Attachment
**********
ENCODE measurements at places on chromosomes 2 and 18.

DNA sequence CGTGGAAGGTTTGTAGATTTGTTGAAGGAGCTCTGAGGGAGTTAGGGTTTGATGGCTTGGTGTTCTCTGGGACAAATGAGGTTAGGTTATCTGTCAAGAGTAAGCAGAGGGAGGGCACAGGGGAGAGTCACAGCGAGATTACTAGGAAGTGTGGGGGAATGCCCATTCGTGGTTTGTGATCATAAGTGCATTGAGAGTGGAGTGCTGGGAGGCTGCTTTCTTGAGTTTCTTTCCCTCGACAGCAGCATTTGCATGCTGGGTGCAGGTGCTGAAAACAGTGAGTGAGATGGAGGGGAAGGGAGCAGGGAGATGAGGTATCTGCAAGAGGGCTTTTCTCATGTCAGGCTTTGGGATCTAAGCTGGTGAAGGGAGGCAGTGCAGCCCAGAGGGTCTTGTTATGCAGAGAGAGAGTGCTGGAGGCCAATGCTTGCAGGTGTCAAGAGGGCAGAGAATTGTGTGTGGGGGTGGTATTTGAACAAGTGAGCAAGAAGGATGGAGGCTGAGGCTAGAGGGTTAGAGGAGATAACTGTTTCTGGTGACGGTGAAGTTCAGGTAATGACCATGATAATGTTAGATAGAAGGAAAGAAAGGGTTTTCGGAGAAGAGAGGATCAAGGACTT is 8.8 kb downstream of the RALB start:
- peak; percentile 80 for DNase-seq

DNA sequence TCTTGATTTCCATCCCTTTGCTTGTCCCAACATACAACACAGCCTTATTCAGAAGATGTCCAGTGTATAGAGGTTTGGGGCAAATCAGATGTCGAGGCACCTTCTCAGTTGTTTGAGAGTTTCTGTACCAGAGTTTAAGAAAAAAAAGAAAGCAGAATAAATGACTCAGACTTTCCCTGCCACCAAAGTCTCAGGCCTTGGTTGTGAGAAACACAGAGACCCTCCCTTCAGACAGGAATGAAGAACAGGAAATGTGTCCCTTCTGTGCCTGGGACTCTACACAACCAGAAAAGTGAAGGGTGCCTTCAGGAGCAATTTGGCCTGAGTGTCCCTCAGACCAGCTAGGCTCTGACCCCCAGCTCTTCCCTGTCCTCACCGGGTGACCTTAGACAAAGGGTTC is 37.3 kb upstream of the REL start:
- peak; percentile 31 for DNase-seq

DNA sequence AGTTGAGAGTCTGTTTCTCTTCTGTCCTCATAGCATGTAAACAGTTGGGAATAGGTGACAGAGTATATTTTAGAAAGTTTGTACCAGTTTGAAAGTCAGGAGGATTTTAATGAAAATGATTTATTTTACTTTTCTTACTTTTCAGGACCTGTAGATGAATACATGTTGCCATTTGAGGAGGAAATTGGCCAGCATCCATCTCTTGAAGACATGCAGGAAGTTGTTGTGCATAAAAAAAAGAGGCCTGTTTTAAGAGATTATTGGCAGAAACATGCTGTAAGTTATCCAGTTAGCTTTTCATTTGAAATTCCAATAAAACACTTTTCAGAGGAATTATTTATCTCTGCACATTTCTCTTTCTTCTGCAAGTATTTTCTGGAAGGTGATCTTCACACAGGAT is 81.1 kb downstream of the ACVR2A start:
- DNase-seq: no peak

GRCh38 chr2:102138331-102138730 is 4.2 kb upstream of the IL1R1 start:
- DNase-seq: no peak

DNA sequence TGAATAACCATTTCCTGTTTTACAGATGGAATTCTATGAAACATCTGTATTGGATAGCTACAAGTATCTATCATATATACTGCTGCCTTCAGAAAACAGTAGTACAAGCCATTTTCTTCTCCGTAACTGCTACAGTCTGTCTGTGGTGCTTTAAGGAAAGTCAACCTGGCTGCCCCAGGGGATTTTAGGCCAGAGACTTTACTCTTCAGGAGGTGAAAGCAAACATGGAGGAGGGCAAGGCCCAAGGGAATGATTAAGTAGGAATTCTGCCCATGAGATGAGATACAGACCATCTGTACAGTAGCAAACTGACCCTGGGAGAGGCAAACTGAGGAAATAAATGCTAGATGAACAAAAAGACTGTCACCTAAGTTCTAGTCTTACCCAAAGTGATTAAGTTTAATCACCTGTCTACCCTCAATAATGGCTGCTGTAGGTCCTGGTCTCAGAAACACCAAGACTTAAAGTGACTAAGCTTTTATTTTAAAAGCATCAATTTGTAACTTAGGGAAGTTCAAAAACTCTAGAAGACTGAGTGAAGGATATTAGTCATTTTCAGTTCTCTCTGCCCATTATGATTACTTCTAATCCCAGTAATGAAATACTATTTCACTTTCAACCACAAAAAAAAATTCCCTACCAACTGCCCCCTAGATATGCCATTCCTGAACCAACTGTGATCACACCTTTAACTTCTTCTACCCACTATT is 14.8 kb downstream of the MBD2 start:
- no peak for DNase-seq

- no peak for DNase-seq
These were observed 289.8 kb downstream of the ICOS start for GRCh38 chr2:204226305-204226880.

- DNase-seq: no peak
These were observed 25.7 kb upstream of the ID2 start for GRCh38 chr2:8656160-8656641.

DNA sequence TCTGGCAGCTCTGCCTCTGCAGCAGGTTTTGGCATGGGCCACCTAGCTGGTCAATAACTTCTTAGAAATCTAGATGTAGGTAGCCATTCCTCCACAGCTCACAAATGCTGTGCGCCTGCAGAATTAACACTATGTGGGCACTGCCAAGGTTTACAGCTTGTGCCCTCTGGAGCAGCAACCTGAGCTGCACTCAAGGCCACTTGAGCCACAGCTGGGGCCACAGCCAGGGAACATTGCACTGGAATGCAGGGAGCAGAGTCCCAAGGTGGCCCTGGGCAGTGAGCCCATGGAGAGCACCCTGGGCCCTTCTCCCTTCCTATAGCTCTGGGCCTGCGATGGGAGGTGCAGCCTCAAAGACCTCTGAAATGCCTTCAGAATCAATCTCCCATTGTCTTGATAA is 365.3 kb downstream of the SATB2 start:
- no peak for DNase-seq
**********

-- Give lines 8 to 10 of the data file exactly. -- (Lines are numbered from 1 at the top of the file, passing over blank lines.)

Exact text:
GRCh38 chr2:102138331-102138730 is 4.2 kb upstream of the IL1R1 start:
- DNase-seq: no peak

DNA sequence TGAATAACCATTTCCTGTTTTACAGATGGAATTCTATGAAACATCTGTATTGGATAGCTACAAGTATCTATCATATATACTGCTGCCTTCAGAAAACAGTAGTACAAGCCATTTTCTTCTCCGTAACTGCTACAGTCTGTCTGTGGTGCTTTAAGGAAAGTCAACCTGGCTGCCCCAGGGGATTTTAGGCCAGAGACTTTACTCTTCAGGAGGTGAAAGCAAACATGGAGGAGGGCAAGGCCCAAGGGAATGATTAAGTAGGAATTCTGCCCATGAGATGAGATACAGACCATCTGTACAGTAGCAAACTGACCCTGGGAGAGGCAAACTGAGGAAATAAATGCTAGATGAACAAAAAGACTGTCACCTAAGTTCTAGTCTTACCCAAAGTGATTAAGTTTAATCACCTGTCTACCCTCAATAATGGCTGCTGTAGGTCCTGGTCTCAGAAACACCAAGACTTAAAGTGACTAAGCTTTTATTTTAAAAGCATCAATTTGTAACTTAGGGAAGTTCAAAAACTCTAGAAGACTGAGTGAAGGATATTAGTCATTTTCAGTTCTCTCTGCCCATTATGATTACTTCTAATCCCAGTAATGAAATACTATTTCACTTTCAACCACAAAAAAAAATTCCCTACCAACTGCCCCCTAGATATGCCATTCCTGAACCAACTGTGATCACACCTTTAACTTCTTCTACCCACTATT is 14.8 kb downstream of the MBD2 start: